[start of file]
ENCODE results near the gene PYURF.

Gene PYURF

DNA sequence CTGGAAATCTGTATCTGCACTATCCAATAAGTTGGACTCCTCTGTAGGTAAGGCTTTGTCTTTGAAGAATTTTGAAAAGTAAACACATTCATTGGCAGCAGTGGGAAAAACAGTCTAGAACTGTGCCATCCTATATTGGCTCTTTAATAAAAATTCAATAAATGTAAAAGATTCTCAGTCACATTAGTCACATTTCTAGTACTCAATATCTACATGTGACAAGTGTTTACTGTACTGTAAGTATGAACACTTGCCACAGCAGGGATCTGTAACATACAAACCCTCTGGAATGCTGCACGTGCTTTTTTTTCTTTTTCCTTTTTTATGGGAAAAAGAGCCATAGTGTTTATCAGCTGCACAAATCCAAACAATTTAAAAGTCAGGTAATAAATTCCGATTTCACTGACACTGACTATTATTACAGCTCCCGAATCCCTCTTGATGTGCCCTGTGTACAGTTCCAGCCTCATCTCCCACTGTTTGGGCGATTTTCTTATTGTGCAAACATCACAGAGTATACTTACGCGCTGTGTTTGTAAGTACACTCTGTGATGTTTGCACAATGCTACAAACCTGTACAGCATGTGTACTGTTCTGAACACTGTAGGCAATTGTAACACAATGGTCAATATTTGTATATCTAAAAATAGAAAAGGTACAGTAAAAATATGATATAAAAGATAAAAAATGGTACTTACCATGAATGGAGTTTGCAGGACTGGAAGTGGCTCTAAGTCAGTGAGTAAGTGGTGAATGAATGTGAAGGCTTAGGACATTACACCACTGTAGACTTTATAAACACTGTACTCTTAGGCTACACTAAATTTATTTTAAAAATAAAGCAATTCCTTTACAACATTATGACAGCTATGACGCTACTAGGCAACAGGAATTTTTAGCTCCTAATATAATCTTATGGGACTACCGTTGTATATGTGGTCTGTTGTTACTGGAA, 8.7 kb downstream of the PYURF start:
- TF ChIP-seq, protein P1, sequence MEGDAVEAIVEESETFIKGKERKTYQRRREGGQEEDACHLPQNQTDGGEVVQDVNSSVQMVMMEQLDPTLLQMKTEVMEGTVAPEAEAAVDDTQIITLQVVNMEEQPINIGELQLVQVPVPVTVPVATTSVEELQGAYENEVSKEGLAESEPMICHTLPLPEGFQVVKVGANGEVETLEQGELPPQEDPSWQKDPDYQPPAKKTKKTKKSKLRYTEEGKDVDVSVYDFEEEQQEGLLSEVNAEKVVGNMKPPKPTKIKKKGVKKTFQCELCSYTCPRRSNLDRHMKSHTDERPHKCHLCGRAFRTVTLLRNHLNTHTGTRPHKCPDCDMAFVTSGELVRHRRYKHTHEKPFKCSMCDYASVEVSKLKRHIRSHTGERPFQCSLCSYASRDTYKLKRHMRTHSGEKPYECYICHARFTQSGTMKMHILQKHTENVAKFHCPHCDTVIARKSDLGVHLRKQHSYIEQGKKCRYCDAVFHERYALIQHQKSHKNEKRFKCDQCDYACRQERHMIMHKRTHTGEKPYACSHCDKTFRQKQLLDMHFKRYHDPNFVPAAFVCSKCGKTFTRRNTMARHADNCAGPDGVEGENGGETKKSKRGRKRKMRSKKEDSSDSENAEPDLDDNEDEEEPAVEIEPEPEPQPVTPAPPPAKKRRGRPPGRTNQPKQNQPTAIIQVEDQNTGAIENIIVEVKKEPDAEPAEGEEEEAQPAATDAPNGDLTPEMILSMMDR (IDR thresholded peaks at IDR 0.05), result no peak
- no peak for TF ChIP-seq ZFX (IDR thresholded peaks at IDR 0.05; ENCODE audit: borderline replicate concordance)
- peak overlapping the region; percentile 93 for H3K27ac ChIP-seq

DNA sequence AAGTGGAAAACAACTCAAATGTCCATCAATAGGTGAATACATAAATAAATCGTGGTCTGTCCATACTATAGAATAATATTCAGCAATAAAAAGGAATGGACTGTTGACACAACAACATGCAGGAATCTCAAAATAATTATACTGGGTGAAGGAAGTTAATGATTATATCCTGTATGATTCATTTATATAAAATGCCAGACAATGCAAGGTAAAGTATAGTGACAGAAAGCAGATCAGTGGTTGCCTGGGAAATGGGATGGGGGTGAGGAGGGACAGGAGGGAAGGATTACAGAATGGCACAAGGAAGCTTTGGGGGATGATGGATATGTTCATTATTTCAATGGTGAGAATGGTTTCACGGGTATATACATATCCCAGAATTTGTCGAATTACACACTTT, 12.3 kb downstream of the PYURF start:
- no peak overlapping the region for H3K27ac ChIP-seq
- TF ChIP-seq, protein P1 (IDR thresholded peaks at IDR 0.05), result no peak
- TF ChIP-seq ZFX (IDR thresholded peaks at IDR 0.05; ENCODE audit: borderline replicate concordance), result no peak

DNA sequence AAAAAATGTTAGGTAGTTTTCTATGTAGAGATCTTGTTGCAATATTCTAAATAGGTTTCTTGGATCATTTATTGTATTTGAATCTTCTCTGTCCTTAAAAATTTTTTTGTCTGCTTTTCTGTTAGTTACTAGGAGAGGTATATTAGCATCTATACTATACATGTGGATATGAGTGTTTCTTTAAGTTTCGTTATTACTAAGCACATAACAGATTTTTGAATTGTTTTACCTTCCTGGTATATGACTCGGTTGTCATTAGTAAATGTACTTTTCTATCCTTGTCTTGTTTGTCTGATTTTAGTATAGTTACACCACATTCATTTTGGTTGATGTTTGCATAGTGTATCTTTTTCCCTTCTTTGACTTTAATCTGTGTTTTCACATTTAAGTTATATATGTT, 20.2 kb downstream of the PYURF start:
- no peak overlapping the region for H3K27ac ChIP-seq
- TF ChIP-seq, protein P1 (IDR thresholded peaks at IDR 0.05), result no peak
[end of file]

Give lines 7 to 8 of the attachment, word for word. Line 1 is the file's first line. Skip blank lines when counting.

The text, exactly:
DNA sequence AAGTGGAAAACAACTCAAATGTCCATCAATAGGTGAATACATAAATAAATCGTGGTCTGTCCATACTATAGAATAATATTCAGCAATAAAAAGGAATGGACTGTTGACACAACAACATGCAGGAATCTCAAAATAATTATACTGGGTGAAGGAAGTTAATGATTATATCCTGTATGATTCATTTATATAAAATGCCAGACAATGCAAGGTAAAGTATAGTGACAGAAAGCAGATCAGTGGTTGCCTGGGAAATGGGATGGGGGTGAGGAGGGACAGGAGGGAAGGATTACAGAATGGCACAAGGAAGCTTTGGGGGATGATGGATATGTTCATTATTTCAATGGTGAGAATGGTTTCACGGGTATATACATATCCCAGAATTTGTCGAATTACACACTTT, 12.3 kb downstream of the PYURF start:
- no peak overlapping the region for H3K27ac ChIP-seq